The Barr Smith Library, located at Hub central, is the main library for the University of Adelaide, in Australia. The name “The Barr Smith Library” comes from a major sponsor, the Barr Smith Family, which the University Council gave the honour of naming their library after the family in the 1890s.
Tom Elder Barr Smith presented £20,000 to aid the building of a separate structure to house the Barr Smith Library in January 1927. The donation for the library increased to £30,000 by Tom Elder Barr Smith to erect a building that is comfortable and splendid. This building design and construction took place within five years to accommodate and allow for future growth. The need for future development along Victoria Drive to Frome Road was paramount for the library site selection.
Walter Hervey Bagot, a prominent architect who designed the State War Memorial and the Bonython Hall, designed The Barr Smith Library. Walter Bagot believed in expressive architecture. He explained that architecture only achieves its purpose when it truly expresses the character and conditions of life of a people. He used the example of the architecture of Italy and the contrasts of Italian emotional life. Bagot’s logic of race and culture illustrates the way of thinking about artistic expression related to a differentiated sense of the social outlook.
The building utilised red bricks for construction and included finishes with stone dressings, and the entrance leads to the reading room. It was built with stucco and stone, which were major building materials used for construction during this period. The roof construction made use of terracotta roof tiles, and it was assembled to form a high pitch hipped roof which included dormers. The roof eaves were overhanging and boxed with decorative brackets. The building’s front elevation has a front porch with “The Barr Smith Library” written, the porch with Corinthian columns used for support.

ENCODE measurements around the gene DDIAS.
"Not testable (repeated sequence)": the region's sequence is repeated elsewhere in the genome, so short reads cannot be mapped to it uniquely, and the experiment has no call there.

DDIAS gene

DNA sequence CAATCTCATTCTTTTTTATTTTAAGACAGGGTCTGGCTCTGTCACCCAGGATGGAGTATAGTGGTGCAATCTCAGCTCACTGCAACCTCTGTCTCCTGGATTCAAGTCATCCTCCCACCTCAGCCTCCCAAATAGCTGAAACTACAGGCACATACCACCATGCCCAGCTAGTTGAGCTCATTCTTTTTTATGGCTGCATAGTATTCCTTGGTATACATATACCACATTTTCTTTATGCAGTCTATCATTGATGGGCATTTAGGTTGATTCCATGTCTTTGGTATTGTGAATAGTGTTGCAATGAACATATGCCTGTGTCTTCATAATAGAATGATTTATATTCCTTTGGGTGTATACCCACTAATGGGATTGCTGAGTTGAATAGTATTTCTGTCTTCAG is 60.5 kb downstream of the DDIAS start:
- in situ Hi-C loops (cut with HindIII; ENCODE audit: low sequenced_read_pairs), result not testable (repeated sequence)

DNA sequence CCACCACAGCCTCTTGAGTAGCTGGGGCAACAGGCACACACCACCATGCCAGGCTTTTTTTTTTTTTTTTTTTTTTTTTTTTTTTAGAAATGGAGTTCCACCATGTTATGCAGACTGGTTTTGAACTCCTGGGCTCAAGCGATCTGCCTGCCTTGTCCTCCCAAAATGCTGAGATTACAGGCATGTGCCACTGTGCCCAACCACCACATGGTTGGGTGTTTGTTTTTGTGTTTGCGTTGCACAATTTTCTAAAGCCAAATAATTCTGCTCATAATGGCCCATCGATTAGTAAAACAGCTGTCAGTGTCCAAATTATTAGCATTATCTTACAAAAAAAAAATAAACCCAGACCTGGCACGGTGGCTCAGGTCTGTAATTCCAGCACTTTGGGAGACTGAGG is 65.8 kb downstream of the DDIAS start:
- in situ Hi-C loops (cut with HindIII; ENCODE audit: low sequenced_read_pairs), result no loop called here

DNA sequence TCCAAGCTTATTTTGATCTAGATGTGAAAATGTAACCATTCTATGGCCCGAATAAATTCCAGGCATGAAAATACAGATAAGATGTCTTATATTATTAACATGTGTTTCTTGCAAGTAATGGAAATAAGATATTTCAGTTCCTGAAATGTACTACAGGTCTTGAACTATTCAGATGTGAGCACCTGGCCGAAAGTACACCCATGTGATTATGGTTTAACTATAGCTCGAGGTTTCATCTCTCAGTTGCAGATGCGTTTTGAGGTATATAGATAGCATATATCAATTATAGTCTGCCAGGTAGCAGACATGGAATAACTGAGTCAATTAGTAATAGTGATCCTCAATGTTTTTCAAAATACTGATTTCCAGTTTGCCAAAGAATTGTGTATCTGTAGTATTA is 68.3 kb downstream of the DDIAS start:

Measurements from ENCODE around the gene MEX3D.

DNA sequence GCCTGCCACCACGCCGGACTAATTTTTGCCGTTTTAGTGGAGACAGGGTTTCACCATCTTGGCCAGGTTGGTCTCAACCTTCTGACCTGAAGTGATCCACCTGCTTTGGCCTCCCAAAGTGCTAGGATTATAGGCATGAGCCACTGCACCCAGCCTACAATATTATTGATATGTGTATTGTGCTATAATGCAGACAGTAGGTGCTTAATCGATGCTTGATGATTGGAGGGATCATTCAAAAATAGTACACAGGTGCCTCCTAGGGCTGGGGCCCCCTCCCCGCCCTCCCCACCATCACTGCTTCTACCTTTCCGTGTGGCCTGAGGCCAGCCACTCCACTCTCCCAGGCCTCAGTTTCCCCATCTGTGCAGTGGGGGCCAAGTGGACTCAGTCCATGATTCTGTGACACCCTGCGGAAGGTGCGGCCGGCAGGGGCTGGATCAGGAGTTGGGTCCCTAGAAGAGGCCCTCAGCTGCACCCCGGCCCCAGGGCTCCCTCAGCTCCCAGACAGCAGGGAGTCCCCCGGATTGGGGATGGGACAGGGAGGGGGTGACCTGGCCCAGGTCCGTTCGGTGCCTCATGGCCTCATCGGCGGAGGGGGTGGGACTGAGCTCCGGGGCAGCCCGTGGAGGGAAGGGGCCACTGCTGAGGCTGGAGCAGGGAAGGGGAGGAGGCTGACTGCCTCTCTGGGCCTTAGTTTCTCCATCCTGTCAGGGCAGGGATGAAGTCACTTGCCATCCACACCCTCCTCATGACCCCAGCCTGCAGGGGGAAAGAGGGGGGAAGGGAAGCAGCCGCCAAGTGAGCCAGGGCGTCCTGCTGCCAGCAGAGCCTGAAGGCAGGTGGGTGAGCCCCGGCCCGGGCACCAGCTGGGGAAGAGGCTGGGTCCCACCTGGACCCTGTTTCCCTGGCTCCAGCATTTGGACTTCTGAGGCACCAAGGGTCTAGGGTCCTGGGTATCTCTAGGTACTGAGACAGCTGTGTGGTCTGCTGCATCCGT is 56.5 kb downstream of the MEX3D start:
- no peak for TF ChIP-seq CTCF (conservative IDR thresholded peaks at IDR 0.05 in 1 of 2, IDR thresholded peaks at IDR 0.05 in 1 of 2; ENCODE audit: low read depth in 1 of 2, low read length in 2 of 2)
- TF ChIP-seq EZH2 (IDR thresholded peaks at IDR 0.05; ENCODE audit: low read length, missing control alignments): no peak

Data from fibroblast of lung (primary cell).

The planning of The Barr Smith Library required a lot of thought and relevant guidance from eastern Australian and foreign authorities. The building conserved space by combining a closed-access stack and a reading room containing books. This building could hold a total volume of one hundred and fifty thousand books, with room for two hundred readers in the reading room. The building also had a common room for professors. The Barr Smith Library’s main entrance is through Level 3 of the Hub, and a separate staircase for access to levels 1 and 2. The oak furniture has harmonious tones, parquetry, and decoration pattern of the reading room for a restful effect. This is finished in tones of antique ivory and gold, the one contrasting tint being a soft green, which itself is an echo of the colour of the terrazzo frieze and is connected to the Rexine furniture colour.
The construction of the Barr Smith Library started on the 29th of September 1930 with Mary Isobel Barr Smith laying the foundation stone. The construction lasted for two years, the building opened officially on the 4th of March 1932. The building was appropriate and highly adaptable to the Mediterranean climate due to its classic Renaissance form. The structure is beautiful, magnificent, imposing and seen as a very fine addition to the University. The Barr Smith Library is one of Adelaide’s finest vistas viewed from Frome Road. This building features Classical Renaissance architectural style, with orderly arrangements of columns, pilasters, lintels, semicircular arches, hemispherical domes and aedicula.
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- Walter Hervey Bagot, 1908. “The Spirit of Architecture,” Art and Architecture